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In the essay “Research and Display: Transformations of the Documentary Practice in Recent Art,” Jan Verwoert provides another useful distinction between different kinds of documentary practice. Speaking specifically about installations, Verwoert draws attention to role personal interests play in directing the artist’s researching gaze. These idiosyncratic motivations mean that the legitimation of installation works are fundamentally different from what one would find in the academic field where it is recourse to the scientific method that provides an air of certainty. So, what installations loose by way of scientific objectivity, they gain by way of “a politics of articulated interests. (The personal mode of address invites viewers to invest interest and take on responsibility. At the same time the authority of the work is relativized, since the encounter  between producer and recipient is one between particular individuals.)” Here is the space of repercussion! However, Verwoert very quickly goes on invoke Theodor Adorno’s claim that the essay form, even when academic, is “characterized by personal interest articulated in the guise of libidinous curiosity.”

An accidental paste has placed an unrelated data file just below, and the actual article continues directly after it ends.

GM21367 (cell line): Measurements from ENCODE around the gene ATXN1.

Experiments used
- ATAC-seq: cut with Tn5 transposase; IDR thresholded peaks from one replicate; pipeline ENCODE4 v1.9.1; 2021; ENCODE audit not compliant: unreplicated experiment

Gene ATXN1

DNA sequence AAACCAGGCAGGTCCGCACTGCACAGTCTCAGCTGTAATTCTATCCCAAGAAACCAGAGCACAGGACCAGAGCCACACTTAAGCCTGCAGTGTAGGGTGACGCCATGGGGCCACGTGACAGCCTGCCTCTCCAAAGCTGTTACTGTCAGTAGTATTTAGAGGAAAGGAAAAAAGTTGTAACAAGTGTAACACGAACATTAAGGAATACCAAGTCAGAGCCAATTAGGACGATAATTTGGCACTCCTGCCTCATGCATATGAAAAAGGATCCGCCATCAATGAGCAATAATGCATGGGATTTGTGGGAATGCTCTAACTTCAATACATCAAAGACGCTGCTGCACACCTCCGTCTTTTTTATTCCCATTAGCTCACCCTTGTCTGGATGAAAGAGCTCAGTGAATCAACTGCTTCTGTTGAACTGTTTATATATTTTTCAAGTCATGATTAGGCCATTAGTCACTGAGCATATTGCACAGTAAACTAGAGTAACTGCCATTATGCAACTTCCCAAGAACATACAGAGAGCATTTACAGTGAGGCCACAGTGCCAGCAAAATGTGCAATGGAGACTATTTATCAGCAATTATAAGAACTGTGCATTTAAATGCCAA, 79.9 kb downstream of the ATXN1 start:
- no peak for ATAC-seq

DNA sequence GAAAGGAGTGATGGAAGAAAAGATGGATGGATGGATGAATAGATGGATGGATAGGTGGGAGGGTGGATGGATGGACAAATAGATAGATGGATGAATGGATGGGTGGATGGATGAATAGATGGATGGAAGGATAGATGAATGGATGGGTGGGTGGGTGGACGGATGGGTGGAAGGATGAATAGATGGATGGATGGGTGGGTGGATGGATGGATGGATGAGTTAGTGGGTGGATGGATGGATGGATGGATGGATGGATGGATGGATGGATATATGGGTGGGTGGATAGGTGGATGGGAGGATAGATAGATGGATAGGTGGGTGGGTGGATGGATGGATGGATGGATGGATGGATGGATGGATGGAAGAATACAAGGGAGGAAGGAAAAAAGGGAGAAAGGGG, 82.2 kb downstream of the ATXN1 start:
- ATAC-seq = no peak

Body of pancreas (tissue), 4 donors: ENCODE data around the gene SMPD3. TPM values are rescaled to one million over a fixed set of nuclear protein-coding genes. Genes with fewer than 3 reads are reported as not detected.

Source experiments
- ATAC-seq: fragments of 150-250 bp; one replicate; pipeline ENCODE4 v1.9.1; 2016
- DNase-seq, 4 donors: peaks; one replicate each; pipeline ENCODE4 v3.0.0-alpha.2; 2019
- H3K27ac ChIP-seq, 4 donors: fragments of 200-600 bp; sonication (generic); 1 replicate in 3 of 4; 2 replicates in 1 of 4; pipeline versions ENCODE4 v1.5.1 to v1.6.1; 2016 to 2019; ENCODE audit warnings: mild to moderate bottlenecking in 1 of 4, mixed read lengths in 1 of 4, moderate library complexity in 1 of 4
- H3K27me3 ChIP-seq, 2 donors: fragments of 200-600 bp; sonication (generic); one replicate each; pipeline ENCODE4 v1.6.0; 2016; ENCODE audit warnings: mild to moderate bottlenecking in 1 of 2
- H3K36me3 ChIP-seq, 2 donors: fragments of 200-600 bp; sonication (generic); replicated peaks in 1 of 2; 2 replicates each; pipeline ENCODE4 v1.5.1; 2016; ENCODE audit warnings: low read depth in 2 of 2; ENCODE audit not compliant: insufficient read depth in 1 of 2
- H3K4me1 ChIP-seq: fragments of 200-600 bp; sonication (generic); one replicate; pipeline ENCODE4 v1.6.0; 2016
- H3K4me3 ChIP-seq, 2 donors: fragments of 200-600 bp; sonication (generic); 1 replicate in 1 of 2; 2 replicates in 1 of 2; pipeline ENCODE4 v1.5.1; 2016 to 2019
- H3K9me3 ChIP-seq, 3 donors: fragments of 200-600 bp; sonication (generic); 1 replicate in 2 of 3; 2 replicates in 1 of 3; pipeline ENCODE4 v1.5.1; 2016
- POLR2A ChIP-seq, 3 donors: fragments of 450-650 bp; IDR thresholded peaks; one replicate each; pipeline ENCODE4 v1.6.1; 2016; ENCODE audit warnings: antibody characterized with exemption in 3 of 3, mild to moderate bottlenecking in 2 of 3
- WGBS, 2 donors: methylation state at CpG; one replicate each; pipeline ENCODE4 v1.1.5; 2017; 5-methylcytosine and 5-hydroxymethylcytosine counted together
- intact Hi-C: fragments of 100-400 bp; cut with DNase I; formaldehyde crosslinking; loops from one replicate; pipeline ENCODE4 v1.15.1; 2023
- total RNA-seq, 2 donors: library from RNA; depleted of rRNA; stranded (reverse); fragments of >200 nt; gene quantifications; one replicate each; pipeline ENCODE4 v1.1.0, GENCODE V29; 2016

The academic essay and the installation; documentary and vérité; filmmaking and media art. It seems that as much as we search for a limiting description between one practice and another, they are at least as much so implicated the one in the other. This is Verwoert’s suggestion of a fertile common ground that these diversity of practices can share:

“Based on the criteria provided by a shared critical sensibility, the multiplicity of practices can actually be understood and appreciated as a quickly evolving and highly differentiated field of discourse that asks for  and allows for the critical comparison of different conceptual aesthetics. What makes this discourse fascinating is that it thrives both on the urgent desire to represent specific realities and on a critical alertness to the power structures and ideologies that govern such representations. This critical awareness implies a categorical analysis of these structures and ideologies. Yet, documentary practices take a decisive step beyond categorical criticism by challenging the laws of representation in the process of producing representations. In this sense the increased interest in the production and discussion of documentary work in the expanded field of contemporary artistic discourse can be understood as a move towards a critique of representation that puts structural analysis to practice in the process of answering to the need to address the reality of our surroundings.”

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